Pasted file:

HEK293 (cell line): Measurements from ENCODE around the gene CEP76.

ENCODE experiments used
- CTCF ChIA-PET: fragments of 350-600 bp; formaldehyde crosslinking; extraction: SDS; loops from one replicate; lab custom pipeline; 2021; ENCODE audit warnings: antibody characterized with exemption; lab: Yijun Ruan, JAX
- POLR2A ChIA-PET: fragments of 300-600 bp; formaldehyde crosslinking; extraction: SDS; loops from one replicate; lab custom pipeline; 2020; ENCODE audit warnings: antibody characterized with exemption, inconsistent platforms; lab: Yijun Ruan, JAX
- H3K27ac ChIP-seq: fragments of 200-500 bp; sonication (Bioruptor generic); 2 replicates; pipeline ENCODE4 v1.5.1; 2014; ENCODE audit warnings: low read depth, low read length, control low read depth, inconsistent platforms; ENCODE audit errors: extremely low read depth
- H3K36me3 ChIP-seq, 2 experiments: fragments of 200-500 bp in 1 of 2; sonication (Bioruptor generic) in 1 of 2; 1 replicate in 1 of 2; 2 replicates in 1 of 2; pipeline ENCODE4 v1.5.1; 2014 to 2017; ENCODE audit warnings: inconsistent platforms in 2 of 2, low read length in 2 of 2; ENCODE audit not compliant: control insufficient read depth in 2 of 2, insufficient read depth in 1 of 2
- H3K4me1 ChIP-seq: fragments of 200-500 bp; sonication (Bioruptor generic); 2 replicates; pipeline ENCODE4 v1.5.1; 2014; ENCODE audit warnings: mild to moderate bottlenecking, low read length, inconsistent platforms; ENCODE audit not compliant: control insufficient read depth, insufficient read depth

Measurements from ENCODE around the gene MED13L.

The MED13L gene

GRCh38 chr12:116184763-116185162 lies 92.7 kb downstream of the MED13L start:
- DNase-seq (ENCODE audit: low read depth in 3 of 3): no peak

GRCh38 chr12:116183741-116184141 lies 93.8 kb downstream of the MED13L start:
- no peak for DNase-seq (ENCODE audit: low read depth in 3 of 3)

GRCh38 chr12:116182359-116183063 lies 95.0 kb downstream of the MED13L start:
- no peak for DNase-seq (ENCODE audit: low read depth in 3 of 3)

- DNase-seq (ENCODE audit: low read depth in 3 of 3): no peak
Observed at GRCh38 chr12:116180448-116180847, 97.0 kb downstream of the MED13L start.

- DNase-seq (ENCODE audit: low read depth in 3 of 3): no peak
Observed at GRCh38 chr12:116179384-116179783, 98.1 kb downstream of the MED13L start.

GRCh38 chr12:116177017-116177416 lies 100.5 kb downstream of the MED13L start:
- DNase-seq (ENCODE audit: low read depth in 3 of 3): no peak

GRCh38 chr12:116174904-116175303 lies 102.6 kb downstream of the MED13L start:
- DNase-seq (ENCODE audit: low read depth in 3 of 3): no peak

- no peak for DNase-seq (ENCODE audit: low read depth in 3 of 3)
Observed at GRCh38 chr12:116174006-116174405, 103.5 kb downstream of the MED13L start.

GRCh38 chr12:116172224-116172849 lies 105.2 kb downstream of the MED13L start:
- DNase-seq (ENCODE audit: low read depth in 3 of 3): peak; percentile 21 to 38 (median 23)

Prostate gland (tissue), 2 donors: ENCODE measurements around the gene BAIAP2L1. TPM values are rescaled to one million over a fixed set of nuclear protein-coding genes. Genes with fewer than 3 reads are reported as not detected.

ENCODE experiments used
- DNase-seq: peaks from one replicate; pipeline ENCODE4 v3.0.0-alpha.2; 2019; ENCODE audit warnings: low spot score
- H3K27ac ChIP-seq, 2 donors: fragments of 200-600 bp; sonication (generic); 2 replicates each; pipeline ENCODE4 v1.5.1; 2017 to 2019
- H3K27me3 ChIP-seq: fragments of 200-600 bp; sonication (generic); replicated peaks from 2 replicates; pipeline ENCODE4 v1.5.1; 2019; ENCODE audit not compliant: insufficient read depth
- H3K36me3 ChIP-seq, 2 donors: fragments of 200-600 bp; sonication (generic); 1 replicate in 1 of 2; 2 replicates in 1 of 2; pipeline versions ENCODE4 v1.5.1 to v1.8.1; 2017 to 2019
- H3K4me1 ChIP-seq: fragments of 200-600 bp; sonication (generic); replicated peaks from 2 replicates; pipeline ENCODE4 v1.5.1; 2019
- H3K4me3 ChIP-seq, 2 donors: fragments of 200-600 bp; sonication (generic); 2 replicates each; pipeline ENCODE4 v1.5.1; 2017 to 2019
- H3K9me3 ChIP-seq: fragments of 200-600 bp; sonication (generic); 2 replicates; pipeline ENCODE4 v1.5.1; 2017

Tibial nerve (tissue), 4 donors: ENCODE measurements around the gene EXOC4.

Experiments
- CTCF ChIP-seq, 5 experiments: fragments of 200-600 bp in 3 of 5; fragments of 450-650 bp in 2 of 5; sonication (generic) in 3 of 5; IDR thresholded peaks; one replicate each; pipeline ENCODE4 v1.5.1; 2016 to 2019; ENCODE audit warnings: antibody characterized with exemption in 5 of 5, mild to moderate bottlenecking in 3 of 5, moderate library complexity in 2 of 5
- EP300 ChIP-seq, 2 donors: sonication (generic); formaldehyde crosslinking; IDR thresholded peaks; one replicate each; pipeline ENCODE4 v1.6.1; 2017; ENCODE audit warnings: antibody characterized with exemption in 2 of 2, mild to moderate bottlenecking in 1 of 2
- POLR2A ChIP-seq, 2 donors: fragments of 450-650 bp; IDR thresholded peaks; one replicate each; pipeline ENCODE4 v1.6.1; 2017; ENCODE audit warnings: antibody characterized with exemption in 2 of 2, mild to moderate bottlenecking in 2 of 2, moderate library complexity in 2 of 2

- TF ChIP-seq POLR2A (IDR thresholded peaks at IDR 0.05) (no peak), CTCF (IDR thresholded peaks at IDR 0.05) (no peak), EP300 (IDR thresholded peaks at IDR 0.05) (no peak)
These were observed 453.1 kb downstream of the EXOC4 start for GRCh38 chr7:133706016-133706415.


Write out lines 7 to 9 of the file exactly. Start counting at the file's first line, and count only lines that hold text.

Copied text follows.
- H3K4me1 ChIP-seq: fragments of 200-500 bp; sonication (Bioruptor generic); 2 replicates; pipeline ENCODE4 v1.5.1; 2014; ENCODE audit warnings: mild to moderate bottlenecking, low read length, inconsistent platforms; ENCODE audit not compliant: control insufficient read depth, insufficient read depth

Measurements from ENCODE around the gene MED13L.

The MED13L gene